“You can put a great shine on any floor but unless you maintain that shine, it will fade. However, protecting the floor will enable you to maintain the shine for longer. If you don’t start from a good position you can only achieve a certain level of shine: eventually some degree of restoration will be needed.”
He says a good floor care system can be adapted to be highly cost-effective according to the customer’s expectations. “Ideally floor care should be a three-step process, but the supplier can tailor the solution into a two step or even a one-step regime. There are shortcuts, but the customer will pay for them in terms of the shine.” Copner claims that the company’s High Shine floor pads, launched last year, can provide a single-pad maintenance solution.
According to Copner, many customers still prefer to have high-gloss floors. “The trend is actually growing in the retail sector and in transport environments such as airports,” he said. “Facilities are increasingly striving to enhance the customer experience, and a sparkly floor will achieve this aim in facilities such as airports and stores. Demand for high gloss is still stronger in the US but it is growing in Europe.”
He adds that built-in floor protection layers tend to be encountered more in plastic and linoleum floors than in wooden surfaces. “They provide you with a good protective start, but you will need to maintain the floor because the protective layer will only last for a relatively short time,” he said. “We have not seen any product that is completely maintenance-free - all hard floors need maintenance.”
By contrast, Nilfisk-Advance’s floor care group product manager Anders Sandstrom says he has perceived an increased take-up of floors with a built-in polished layer. “While there are many products and solutions on the market that will preserve coated floors and extend their life, customers often choose a material they don’t need to coat from the start,” he said.
In contrast to Copner, Sandstrom feels that a high gloss finish is no longer desired by every customer. “It is true that many customers still require a high shine on their hard floors because they think that if a floor is shiny, it will also be clean and this will provide visitors with a good impression,” he concedes. “But it does depend on the country.”
Nilfisk-Advance offers various low-speed, high-speed and dual-speed machines for a range of polishing needs. According to Sandstrom shortcuts are possible – but these are dependant on the customer’s expectations.
“Polishing pads provide a chemical-free way to gain a better shine while reducing mopping friction,” he said. “Depending on the level of shine to be achieved, this procedure can be made to be more or less complex. But it is important before you start to understand the customer’s expectations about the result depending on the location and the traffic on the floor in question.”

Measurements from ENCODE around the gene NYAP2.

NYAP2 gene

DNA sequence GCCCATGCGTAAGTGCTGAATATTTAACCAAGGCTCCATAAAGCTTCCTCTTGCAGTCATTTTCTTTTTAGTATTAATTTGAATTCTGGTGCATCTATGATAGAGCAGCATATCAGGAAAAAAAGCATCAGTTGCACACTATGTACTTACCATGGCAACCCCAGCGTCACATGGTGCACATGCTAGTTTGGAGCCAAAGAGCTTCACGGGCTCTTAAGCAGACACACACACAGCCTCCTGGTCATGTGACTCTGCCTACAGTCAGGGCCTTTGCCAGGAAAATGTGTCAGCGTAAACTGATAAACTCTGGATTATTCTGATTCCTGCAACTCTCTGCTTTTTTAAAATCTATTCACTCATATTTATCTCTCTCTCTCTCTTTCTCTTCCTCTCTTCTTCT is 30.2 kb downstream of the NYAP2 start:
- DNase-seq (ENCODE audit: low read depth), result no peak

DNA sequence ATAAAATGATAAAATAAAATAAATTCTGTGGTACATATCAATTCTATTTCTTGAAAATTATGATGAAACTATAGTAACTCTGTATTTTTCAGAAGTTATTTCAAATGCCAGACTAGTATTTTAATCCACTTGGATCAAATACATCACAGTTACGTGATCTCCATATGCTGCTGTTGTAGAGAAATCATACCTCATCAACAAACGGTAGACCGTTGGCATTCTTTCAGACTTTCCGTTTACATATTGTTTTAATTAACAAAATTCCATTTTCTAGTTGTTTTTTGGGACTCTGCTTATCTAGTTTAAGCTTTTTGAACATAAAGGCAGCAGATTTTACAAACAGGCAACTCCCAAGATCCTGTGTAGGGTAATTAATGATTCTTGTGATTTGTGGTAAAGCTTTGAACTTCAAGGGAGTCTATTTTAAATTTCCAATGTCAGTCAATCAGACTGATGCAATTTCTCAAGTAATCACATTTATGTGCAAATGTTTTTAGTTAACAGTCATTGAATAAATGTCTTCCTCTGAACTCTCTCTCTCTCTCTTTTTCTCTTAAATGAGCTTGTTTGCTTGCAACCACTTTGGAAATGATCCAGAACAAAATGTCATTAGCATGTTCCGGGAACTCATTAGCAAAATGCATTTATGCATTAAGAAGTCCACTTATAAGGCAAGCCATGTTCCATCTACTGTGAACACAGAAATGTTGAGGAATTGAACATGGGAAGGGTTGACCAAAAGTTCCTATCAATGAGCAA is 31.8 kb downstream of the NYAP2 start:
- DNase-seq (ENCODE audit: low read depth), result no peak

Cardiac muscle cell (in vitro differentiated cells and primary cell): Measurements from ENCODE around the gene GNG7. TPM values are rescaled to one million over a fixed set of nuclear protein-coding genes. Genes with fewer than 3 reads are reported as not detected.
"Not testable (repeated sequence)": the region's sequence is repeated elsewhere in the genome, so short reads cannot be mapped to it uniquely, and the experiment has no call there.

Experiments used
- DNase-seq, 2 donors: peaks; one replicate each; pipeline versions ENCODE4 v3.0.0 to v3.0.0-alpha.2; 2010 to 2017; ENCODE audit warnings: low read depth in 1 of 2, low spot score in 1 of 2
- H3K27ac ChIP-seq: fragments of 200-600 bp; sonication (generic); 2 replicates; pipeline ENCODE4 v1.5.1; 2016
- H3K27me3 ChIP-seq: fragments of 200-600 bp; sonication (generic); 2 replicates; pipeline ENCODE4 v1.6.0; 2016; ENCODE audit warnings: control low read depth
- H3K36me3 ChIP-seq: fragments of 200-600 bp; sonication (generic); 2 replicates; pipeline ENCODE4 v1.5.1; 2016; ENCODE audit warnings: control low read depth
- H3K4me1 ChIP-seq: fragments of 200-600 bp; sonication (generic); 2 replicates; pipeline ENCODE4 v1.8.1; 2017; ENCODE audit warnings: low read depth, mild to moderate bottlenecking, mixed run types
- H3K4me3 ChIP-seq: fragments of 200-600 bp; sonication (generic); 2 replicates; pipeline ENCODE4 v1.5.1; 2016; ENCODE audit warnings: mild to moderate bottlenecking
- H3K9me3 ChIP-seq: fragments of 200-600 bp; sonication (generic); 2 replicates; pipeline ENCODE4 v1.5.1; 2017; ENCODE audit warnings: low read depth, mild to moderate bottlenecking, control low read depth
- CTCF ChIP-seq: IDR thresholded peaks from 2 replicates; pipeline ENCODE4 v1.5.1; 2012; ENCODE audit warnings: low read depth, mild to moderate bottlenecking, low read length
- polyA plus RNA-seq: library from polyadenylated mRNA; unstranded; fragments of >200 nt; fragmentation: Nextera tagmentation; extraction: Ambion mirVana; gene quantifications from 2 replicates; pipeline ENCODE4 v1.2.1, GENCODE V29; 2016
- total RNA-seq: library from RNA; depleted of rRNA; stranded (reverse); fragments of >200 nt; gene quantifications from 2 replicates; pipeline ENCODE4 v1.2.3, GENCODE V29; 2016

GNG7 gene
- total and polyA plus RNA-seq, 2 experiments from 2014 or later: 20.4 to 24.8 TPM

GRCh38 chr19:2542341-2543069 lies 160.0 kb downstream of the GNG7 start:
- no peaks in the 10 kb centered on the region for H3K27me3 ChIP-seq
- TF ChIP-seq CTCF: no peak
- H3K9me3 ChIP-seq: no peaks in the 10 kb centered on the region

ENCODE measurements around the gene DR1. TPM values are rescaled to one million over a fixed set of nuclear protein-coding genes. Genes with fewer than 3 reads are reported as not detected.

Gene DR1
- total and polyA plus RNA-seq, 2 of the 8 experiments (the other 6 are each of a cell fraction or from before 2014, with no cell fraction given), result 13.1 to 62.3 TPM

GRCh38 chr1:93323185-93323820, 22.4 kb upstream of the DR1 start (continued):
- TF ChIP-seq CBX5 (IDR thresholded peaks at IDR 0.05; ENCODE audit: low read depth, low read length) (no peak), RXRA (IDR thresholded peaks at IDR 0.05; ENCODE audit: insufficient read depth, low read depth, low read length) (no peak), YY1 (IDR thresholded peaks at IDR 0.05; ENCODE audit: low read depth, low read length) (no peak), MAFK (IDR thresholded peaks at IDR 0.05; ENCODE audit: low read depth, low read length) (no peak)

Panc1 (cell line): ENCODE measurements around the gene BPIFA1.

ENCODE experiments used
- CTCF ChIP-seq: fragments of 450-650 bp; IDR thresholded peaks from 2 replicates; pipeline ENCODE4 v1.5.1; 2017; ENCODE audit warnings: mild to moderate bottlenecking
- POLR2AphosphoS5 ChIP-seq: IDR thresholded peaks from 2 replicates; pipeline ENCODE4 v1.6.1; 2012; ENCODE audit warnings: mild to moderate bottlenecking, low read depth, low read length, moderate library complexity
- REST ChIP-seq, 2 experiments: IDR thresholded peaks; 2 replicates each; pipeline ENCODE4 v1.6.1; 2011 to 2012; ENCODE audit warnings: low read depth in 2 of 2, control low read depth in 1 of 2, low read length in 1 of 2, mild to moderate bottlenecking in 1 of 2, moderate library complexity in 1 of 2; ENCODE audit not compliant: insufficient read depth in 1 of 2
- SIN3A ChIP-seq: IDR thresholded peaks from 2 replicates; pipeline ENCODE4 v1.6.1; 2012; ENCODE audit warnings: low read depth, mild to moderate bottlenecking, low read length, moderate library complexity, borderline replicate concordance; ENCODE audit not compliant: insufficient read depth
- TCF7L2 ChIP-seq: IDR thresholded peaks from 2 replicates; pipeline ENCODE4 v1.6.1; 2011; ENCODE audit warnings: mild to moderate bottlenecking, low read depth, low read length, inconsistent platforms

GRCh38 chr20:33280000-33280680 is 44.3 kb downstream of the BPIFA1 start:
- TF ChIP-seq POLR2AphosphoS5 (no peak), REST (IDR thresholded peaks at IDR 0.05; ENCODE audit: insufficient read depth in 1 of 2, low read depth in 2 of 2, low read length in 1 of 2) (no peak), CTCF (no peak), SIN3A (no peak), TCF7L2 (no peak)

Sandstrom says floors can be quickly damaged if the wrong machine, pads or products are used – and also if the cleaner fails to follow the instructions relating to both the floor and the cleaning equipment.
“The main point is to use a detergent that is in line with the floor polish and to follow the machine maintenance guide,” he said. “The misuse of the right machine, pad or chemical product will destroy the floor in a very short time.
“A properly-maintained coat will last many years depending on traffic and daily cleaning. But it always takes a skilled eye to know what to do when. For example, stripping before recoating can be carried out these days with a scrubber dryer, and this will speed up the job when large areas need to be treated.”
Costs driven up
He admits that stripping before recoating will drive up the total costs of the operation. “Floors that are protected by floor polish undoubtedly require a considerably higher maintenance input than a floor that is left untreated,” said Sandstrom. “To a cleaning service provider this means more labour and therefore more cost. But there are also many positives to having a high gloss finish on the floor. Light savings is one important advantage since the coat will reflect the light and allow the customer to reduce their lighting bills which will lead to energy savings.
“A bright shine on a hard floor in an office, airport or department store will also enhance the image of the facility while creating an impression of cleanliness. And a well-maintained floor will be tough and durable, even in high footfall areas.”
Floors that are not protected - and that are frequently cleaned in an abrasive manner - are likely to become increasingly porous over time, he said. “This makes them incrementally more difficult to maintain while also being unattractive aesthetically.
“Building owners and managers should be prepared to weigh up the life cycle cleaning and maintenance costs of an existing floor versus the purchase and installation of a new one - particularly when this requirement could be as frequent an occurrence as once in every five to 10 years,” he said.